Stella McCartney has been a voice of eco-friendly fashion since the label’s inception. Promising to never use real leather or fur and creating their own vegan-friendly leather alternative is a major selling point of the brand. Alongside faux leathers and the use of other sustainable fabrics, such as recycled polyester, all of Stella McCartney’s stores and offices are powered by wind energy and ensure that 45% of operations are powered by 100% renewable energy.

Mara Hoffman

With a strong sustainability initiative, Mara Hoffman is known for using lots of recycled fabrics, as well as hemp and organic cotton within the collection. Sustainable fabrics, such as ECONYL and REPREVE are also a favourite with the brand, according to the Mara Hoffman website. As well as using recycled paper for branding and compostable poly bags for shipping swimwear, Mara Hoffman also put work into choosing more sustainable manufacturing methods from only Fair-Trade production factories.

Eileen Fisher

Eileen Fisher is well known for being passionate about trying to make a change in the fashion industry when it comes to sourcing fabrics and conducting manufacturing. From recycled fabrics and using the world’s only hazardous chemical-free dye house to produce bluesign-certified silk to progressive initiatives when it comes to fair trade and human rights, this label is serious about sustainability.

Another company worth mentioning…

Unmade

With a whole brand philosophy based around “a better future for industrial production”, Unmade is making a real name for itself in the fashion industry when it comes to technology-driven manufacturing. The idea behind the brand is that items aren’t truly finished until they are worn and that mass manufacturing, leading to huge amounts of waste and landfill, isn’t serving consumers or the planet in the best way. Their technology allows individual customisation on an easy-to-use, straightforward platform. Check them out, here.

Alongside luxury designer labels, there are also many fashion brands creating for the eco-conscious shopper. Names, such as Thought, Mud Jeans, Reformation and Reve En Vert are just a few brands making an impact on this area of the industry.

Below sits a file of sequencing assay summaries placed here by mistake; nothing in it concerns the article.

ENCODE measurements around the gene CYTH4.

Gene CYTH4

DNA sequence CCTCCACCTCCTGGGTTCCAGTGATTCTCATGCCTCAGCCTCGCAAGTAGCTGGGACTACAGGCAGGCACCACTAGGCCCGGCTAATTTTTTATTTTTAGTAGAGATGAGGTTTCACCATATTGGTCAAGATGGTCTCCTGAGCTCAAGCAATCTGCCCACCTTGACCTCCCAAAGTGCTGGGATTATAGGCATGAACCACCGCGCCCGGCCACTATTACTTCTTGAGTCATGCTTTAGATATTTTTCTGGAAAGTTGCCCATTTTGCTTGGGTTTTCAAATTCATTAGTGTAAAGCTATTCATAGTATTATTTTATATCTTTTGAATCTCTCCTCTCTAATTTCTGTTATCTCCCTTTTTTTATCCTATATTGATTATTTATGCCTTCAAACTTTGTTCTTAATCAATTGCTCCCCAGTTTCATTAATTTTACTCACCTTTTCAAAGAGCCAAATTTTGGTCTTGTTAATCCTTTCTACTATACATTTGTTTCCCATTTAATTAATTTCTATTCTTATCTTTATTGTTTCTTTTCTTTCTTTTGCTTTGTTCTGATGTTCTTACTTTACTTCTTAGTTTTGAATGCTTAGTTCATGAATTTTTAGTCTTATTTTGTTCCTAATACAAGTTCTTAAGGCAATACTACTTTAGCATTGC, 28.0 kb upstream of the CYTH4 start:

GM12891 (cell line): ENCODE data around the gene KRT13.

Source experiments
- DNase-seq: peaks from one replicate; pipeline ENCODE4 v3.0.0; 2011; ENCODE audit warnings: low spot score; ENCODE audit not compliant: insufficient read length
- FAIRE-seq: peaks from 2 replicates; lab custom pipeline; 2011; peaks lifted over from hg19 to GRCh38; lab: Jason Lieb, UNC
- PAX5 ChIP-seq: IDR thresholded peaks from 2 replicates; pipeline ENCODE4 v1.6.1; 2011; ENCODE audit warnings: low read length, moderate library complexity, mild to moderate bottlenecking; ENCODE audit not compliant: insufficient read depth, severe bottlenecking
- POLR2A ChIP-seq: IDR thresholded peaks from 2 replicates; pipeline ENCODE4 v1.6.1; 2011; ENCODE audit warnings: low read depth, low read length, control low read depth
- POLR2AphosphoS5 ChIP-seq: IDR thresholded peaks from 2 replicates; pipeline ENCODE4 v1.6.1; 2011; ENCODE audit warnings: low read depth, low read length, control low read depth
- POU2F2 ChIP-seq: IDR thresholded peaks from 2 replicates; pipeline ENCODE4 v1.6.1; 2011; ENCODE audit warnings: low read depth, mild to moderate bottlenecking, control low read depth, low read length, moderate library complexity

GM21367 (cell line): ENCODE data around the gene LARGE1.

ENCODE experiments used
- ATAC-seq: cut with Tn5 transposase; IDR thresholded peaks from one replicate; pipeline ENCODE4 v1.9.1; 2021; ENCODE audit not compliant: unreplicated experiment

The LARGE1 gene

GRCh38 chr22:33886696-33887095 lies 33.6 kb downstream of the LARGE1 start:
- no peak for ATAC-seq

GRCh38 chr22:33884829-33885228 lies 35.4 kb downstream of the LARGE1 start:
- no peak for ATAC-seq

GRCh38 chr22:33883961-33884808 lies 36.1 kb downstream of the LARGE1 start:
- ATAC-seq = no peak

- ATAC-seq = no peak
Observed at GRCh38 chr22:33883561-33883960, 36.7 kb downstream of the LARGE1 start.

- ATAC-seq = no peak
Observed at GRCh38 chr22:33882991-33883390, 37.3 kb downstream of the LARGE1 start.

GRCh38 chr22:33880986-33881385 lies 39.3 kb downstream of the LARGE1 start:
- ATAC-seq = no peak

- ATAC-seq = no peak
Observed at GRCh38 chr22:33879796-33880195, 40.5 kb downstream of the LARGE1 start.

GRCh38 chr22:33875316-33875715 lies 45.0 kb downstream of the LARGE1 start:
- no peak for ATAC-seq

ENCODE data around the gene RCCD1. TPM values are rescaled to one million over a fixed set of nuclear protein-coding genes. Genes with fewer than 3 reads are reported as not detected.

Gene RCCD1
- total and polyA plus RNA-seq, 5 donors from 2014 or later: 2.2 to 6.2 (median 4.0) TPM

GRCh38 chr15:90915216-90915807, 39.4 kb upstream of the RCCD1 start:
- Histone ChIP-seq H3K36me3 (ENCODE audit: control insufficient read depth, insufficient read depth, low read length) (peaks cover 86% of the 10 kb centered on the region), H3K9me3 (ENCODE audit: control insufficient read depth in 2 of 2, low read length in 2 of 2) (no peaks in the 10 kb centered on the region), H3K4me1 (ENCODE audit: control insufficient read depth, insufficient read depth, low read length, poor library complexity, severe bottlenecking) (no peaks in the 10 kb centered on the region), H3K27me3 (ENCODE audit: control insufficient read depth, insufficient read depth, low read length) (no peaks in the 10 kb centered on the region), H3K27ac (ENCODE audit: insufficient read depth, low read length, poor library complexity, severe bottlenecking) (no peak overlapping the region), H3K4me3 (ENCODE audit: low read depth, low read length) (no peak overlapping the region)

Are Any Fabrics Truly Eco-Friendly?

organic fabric options

When it comes to finding the perfect eco-friendly fabrics for fashion’s sustainability issues, we are far from finding the final solution. However, here are just a few fabrics currently on the industry’s radar that you should know about:

  • Pinatex - This vegan leather alternative is created from pineapple leaves and forms a beautifully textured fabric, perfect for accessories.
  • Mushroom Leather– Used again for a range of accessories, mushroom leather is an organic, gluten and chemical-free, vegan-friendly leather alternative, which even holds its own anti-bacterial properties.
  • Kapok Fibres – Being explored in China, Kapok tree fibres have been labelled as “the most sustainable fibre in the market today” by Fashion United, leaving behind “no human footprint” on the environment. Although it cannot be used entirely, when blended with organic cotton, the use of Kapok fibres can save invaluable amounts of water during harvest and production.

The way clothing is manufactured has a massive impact on the overall health of the environment. Using organic fabrics are just some of the things that companies can do to change the way people shop for ethical and eco-friendly clothing. Other elements in the fashion chain include looking at where clothing is manufactured, the carbon footprint of brands and eliminating certain toxic and unethical practices from the production process.

However, as the world and its consumers become more knowledgeable on sustainability and more aware of the consequences of using unsustainable fabrics and production processes, organic fabrics simply may not be good enough. With research being done into modern and more advanced eco-friendly fabrics, brands should be looking at their production and processes and deciding how they can incorporate more sustainable choices into their lines.

Organic fabric is a start towards a better fashion industry, but fabrics such as Pinatex and Kapok fibres could change the way fashion brands create for the better. Finding sustainable solutions to enjoy and consume fashion in a way that puts an end to the devastating damage the current industry is doing to the planet should be on every fashion brands’ ‘to-do’ list.

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About the author:

Boris Hodakel is the founder and CEO of Sewport - an online marketplace connecting brands and manufacturers, former founder of various clothing manufacturing services. He is passionate about e-commerce, marketing and production digitisation. Connect with Boris on LinkedIn.